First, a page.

Growth Vector #1 – Embedding Payments

Embedding of payments into new commerce and business flows will quickly drive $500BTPV gains over the next 5 yrs and replace eCommerce as the source of TPV growth. Cash, ACH, and other Networks (ex Swift) will lose, MVP, Adyen and others will gain.

Pardon Typos.. still in proof mode

Previous Blogs on Topic 

  1. Payments in the OS – Browser Tokens – May 2016
  2. Payment in the OS – mCom/eCom Converge – Dec 2014
  3. Apple Pay in Browser – Mar 2016
  4. eCom Thoughts – Sept 2015

Feb Earnings Recap

Wow, what a week in Payments! Earnings for MVP are out and all are on target (or almost so). Additionally Visa, held its first investor day in 3 years this Tuesday. Paypal was a particularly great earnings call.. With mobile growing to 44% of TPV and Venmo growing 56% YoY and $29B for 4Q. 

For Paypal, I was particularly thrilled to see the payout and B2B growth powered by hyperWALLET (see blog). Integrating Venmo to payout allows everyone from Walmart, United Airlines, Pepsi and Chubb Insurance to make payments globally. These payout flows are stable with high margin. Integrating both existing flows and new loyalty based payments. This could be a 200%-300% YoY growth area easily (ex dividend payments, gig economy payout). As a side note, hyperWALLET had been a top 5 prepaid card issuer (Visa) prior to its acquisition.   

Embedding Payments – 2 Categories

Tom’s Rule #1: There are very few payment problems! None of us leave a store without our goods because the merchant didn’t take our form of payment.  Complexity in payments is driven by the quest for control and margin of the various participants, not by necessity. This is what makes understanding payments so hard…. most of the changes are not logical, but political. The friction (inefficiencies and illogical design) in payments is what makes payments work (blog).

The transaction growth rates of MVP are driven by changes in: Commerce, Banking and most importantly Consumer Behavior. Changes in consumer behavior are driving transformation of commercial networks. New players create new value propositions (ie bundles) and make new payment decisions. Within this evolving landscape there are 2 primary categories of embedded payment flows. 

  1. Consumer Side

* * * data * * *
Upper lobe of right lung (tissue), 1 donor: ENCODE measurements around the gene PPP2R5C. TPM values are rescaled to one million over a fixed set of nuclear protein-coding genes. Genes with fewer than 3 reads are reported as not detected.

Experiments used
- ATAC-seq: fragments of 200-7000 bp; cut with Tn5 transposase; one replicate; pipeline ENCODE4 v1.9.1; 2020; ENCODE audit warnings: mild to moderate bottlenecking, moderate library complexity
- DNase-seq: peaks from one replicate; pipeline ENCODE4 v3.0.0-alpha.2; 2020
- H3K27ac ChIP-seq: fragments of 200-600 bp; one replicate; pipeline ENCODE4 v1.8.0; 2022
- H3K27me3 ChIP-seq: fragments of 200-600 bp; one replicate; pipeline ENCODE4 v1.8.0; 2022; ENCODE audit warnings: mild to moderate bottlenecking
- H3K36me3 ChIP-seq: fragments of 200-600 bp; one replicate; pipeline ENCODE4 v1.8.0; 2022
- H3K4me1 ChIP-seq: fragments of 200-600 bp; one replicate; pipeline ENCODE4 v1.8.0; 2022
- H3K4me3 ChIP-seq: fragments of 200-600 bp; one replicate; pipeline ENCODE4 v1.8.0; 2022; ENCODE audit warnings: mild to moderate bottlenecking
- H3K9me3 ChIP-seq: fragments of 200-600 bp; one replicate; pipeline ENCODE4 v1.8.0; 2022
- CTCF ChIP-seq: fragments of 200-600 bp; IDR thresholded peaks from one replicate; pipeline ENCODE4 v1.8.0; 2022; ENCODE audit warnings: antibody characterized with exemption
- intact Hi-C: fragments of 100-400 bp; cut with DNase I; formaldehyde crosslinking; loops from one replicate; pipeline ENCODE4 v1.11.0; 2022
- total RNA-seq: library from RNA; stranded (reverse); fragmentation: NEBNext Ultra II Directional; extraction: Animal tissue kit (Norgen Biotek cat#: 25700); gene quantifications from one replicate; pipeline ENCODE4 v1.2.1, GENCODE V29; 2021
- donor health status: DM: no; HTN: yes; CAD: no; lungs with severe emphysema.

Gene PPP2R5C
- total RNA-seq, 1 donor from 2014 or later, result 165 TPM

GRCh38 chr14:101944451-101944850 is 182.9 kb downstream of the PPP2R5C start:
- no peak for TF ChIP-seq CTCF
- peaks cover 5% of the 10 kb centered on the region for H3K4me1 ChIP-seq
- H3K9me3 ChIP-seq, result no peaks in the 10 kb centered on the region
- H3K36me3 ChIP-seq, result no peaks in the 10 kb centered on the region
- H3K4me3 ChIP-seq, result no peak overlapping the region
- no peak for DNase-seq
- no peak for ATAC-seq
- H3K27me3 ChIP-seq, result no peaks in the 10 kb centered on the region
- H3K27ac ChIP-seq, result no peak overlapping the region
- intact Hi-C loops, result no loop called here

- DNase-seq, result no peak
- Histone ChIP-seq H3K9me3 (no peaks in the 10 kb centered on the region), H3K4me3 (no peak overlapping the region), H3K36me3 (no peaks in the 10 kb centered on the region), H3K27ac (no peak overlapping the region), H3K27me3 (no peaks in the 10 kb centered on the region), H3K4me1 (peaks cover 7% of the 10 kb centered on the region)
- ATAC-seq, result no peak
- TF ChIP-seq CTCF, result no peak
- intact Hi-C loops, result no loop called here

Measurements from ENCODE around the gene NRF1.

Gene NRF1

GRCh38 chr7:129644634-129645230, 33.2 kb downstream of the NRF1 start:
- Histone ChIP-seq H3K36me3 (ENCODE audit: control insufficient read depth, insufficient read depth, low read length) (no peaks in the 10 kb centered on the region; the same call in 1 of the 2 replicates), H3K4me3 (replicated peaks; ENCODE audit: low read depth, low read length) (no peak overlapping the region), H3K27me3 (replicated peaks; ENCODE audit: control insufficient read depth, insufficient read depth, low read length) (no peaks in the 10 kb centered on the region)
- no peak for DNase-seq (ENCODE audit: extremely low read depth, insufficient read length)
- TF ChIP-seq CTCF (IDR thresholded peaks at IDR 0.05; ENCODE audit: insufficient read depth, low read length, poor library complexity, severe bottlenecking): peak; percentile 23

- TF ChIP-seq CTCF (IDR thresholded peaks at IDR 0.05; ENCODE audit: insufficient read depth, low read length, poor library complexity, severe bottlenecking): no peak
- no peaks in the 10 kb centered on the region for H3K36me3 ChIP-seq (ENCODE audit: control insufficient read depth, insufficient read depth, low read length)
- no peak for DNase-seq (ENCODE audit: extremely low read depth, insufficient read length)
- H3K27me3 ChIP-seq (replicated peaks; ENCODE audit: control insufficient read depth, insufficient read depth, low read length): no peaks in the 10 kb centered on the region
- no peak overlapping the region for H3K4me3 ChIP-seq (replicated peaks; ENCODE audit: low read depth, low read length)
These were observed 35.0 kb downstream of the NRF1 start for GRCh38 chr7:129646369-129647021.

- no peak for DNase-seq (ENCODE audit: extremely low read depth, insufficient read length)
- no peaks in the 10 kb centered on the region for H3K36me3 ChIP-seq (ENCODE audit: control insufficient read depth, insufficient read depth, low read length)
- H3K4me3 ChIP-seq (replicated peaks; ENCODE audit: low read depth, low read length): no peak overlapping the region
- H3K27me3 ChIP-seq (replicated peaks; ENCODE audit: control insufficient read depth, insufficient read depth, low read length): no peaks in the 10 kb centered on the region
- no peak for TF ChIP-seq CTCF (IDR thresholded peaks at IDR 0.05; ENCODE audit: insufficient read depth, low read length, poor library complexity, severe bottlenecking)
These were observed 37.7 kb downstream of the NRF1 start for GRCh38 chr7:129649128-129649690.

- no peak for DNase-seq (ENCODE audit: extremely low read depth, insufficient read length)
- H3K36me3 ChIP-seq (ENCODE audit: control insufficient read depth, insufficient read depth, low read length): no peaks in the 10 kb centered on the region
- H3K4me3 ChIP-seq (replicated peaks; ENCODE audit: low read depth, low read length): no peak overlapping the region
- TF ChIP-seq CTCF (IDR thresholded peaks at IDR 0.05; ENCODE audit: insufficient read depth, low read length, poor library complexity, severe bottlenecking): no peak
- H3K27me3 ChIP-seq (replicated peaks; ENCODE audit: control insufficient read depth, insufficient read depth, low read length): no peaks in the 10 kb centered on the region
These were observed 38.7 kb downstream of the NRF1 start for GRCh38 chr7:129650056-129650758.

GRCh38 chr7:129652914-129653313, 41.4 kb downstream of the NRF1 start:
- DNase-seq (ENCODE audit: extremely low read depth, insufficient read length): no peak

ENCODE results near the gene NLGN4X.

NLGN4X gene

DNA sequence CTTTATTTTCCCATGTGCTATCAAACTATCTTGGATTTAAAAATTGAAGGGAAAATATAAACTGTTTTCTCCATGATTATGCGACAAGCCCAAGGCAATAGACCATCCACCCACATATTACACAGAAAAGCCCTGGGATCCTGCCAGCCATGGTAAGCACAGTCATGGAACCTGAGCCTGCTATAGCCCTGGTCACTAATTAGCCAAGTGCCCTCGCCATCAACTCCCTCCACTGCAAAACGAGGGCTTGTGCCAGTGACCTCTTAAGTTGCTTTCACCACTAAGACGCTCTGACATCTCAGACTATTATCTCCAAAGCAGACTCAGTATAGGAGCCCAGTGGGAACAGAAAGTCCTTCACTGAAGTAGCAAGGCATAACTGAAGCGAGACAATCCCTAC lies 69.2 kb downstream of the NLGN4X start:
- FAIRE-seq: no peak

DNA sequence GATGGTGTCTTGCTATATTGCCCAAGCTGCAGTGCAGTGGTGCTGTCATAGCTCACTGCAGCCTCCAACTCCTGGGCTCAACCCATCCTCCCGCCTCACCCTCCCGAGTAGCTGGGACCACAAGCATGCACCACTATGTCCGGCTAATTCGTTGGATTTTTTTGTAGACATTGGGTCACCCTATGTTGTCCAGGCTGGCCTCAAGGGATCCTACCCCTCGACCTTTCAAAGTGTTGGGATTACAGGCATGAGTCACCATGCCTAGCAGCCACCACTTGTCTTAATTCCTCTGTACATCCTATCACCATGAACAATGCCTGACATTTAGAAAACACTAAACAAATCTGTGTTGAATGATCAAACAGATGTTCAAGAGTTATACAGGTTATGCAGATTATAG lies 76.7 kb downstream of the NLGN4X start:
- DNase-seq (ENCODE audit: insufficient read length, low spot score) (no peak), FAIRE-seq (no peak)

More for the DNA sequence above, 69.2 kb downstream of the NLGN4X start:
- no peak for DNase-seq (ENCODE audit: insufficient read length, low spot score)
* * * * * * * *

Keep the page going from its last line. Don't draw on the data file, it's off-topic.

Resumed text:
1. In App (ApplePay, PayPal, GooglePay, …)
    2. In Browser (PayPal, SRC/W3C, ApplePay, GooglePay, ..)
    3. P2P (Venmo, Zelle, Visa Direct, .. )
    4. POS – Target RedCard, Wallets, iZettle, .. 
    5. Instant Lending (Affirm, Paypal Credit, ..)
  2. Merchant Side
    1. Disbursements 
    2. Supply Chain Finance – AR/AP
    3. Core Finance – Treasury/Cash Management
    4. Payroll
    5. Loyalty/Rewards
    6. Rebates/Returns
    7. Merchant/Inventory financing
    8. Acquiring/Acceptance
    9. AR Factoring, … and other smaller categories

When evaluating changes in payments it is necessary to look at the value of the “bundle” AND the role new entrants have in establishing THE PRIMARY “last mile” to either the consumer or the merchant (see Google Example).  Rule #2, never invest in payment innovation.. But rather a new merchant or consumer value proposition (new bundles may treat core payments as a loss leader for other services).   

Example 1 – Citi GTS

One of my all time favorite payments businesses is Citibank’s GTS (created by Frank Bisignano). Commercial payment flows are regular, recurring and change infrequently.  Much of the United Nations transfer payments are managed by Citi GTS. The magic behind the Citi GTS business is that global net settlement allows Citi to charge FX fees without incurring them. The challenge for working with corporations is paying many small sized checks. For example GE paying dividends to every stockholder globally. Individual consumers don’t want a USD denominated check to cash, particularly with fees of more than 30% on the value AND 2 months to clear. Rather than paying dividends or small $$ payments globally via check PayPal/HW provide a pay anyone engine with FCY/LCY (Foreign Currency/Local Currency) distribution engine that puts the beneficiary in charge (no more checks). Visa’s Earthport plays a role in this today.